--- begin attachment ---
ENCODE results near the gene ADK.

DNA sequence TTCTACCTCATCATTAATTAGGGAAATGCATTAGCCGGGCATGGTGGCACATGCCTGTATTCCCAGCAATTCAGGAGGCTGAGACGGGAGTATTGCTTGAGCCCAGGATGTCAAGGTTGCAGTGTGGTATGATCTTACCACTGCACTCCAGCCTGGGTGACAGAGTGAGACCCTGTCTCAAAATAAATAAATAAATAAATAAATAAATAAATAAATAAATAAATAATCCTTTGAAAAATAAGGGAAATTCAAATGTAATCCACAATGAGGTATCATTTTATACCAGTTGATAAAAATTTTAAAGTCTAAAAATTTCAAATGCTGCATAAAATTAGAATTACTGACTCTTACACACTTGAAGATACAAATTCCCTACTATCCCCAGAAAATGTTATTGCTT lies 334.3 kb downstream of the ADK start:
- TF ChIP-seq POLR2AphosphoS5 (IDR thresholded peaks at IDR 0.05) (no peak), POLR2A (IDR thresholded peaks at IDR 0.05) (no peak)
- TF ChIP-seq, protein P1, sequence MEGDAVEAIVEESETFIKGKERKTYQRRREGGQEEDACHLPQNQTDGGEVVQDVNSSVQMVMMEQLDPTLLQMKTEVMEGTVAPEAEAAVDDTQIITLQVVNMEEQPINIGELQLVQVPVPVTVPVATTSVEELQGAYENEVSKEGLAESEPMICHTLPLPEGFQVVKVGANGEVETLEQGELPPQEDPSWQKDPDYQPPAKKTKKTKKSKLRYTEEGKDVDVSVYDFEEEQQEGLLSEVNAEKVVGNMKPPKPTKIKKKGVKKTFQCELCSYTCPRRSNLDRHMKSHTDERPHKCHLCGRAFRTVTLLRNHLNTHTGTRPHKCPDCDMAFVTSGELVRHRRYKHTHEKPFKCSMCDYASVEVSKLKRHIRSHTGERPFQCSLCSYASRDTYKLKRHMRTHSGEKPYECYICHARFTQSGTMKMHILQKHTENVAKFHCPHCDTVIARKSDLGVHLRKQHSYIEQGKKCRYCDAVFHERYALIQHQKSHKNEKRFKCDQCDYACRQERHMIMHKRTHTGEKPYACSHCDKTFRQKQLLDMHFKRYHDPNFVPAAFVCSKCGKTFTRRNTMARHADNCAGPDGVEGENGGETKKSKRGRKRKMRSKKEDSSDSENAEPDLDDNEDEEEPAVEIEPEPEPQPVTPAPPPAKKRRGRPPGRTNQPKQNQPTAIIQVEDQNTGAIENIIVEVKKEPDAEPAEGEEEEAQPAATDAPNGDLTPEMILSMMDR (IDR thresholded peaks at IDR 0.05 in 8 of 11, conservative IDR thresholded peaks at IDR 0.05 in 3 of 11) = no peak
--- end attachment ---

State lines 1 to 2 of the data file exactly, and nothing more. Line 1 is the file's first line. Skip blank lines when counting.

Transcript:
ENCODE results near the gene ADK.

DNA sequence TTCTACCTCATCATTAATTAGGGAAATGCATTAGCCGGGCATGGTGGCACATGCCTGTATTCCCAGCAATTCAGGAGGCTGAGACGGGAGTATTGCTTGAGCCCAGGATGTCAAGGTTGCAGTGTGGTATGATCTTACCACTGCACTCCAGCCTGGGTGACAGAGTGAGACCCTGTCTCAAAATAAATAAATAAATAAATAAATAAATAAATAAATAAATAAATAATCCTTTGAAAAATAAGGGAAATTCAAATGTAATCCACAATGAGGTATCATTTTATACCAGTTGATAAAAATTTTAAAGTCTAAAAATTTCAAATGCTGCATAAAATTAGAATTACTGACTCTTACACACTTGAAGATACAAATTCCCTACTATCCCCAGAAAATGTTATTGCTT lies 334.3 kb downstream of the ADK start: